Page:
2 hours ago
No. 125 of #RealandEndangered is the Mekong giant catfish, which occur in the lower half of the Mekong River system, in Cambodia, Laos, Thailand, and Vietnam. These behemoths instantly caught my attention and here are a few reasons why: 1. They are the world’s largest scaleless freshwater fish. They can grow up to 10 feet (3 meters) long and weigh up to 650 pounds (300 kilograms). 2. Juveniles have the characteristic catfish barbels (“whiskers”), however these shrink as the fish ages. 3. They fall into the shark catfish family. 4. They are toothless herbivores (diet consists of plants and algae). 5. This species is highly migratory and require large stretches of river.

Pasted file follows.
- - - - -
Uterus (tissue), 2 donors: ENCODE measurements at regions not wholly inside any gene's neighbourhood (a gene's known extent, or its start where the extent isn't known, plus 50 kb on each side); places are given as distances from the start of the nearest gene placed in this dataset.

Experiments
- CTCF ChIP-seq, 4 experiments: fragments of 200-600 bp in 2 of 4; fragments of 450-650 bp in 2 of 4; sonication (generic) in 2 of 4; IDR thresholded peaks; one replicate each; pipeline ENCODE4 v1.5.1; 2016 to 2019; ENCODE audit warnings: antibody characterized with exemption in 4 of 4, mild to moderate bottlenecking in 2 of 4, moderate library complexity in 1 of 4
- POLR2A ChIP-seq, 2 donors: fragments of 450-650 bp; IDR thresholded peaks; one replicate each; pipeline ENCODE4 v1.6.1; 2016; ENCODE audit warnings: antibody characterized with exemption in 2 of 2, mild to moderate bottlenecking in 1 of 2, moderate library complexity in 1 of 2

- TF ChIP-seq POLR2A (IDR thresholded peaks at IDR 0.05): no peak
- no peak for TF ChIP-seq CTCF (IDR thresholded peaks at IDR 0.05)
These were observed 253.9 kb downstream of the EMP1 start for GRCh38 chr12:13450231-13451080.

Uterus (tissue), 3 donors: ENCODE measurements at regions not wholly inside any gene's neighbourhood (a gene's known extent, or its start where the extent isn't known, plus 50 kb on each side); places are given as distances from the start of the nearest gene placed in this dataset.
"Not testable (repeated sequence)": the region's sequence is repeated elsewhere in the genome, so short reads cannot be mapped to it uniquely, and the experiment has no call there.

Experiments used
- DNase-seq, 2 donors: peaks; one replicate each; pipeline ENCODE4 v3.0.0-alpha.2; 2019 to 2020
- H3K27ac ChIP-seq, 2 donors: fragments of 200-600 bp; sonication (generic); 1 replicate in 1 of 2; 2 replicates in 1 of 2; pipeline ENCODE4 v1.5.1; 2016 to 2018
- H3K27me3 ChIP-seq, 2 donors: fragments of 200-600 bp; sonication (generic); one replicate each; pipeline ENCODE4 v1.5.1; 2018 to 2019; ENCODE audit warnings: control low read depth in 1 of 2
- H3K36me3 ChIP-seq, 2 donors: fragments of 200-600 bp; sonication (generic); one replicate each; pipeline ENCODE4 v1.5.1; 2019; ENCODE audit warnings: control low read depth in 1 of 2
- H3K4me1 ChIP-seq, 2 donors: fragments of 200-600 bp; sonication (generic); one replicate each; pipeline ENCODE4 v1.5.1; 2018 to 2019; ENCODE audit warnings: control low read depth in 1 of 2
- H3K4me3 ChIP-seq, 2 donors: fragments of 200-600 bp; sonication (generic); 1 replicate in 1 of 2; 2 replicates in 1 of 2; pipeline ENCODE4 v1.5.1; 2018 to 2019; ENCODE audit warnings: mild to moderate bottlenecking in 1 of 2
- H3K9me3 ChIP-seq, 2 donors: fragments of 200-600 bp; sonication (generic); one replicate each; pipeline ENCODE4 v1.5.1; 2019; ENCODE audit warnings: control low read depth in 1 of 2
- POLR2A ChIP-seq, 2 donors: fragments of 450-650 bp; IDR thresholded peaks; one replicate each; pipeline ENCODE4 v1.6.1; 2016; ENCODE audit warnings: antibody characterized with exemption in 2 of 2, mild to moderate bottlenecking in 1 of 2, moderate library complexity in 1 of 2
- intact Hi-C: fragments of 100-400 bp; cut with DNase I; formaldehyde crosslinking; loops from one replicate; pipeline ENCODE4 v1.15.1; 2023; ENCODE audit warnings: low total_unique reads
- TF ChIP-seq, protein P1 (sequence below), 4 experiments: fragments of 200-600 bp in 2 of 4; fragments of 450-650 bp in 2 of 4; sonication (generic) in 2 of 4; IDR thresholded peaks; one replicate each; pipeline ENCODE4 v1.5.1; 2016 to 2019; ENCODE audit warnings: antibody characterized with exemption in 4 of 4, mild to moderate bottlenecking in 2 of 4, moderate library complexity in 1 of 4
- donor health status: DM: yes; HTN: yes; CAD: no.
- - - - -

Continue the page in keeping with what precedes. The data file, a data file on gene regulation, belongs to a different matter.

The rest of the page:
Since 2003, the International Union for the Conservation of Nature lists them as "critically endangered.” It is estimated that their population has dropped by 95% over the last century. Threats include overfishing, damming of tributaries, habitat loss and degradation (including destruction of spawning and breeding ground), and siltation. The species is listed on CITES Appendix I and it is illegal to harvest them in Thailand, Laos, and Cambodia. In Thailand, some fishers have even pledged to stop catching the catfish. They also occur in protected areas, however, as with other species, enforcing the laws continues to be an issue, especially with bycatch. There has been some success in captive breeding, resulting in the release of 10,000 individuals into the wild. In 2013 a pilot project to track their migration patterns was launched. Then in 2017, they turned to environmental DNA (eDNA) techniques to determine specific areas they fish have passed through.